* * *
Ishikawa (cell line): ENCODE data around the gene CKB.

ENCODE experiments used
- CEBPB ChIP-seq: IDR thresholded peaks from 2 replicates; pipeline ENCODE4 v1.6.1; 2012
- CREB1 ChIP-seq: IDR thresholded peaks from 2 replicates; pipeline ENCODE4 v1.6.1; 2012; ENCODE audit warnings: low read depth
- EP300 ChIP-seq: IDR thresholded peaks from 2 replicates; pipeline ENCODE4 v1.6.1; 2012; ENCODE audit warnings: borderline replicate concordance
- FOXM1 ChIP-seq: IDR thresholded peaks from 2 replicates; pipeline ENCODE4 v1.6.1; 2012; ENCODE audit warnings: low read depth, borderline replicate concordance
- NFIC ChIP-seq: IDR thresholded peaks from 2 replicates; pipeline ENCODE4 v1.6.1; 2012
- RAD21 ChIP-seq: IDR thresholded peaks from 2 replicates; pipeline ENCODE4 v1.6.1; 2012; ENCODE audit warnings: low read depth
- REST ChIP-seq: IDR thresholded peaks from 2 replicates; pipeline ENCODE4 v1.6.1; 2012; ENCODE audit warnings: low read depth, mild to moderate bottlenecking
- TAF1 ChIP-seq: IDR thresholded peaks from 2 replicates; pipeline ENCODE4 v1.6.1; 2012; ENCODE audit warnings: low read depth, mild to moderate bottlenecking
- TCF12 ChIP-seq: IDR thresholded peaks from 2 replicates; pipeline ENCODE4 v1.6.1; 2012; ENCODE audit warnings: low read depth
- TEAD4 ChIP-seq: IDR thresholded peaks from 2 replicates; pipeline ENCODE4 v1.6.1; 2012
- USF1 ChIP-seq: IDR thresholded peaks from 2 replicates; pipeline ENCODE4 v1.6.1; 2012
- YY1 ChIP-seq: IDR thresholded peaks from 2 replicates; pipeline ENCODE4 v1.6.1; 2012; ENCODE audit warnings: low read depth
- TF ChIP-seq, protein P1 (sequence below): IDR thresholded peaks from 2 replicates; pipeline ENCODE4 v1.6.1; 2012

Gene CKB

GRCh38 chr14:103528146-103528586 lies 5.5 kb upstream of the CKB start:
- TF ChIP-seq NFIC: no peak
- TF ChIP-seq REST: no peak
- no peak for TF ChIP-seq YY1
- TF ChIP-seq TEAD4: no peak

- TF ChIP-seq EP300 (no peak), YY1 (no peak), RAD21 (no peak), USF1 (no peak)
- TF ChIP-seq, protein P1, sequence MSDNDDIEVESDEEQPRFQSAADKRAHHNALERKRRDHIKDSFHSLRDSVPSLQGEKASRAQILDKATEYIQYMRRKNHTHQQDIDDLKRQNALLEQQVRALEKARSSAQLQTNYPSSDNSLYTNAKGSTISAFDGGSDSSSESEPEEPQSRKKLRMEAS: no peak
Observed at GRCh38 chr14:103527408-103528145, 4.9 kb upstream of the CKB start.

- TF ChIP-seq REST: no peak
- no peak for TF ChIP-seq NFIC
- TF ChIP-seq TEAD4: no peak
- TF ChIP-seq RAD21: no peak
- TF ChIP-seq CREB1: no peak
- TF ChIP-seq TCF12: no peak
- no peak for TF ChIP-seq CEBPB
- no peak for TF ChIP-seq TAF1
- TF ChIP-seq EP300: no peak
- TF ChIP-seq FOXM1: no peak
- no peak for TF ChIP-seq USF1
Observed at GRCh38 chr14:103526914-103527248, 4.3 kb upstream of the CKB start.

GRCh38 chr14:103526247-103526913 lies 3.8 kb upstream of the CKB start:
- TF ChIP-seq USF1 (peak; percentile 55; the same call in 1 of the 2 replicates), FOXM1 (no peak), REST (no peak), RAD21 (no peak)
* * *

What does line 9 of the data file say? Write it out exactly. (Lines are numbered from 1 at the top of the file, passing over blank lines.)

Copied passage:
- REST ChIP-seq: IDR thresholded peaks from 2 replicates; pipeline ENCODE4 v1.6.1; 2012; ENCODE audit warnings: low read depth, mild to moderate bottlenecking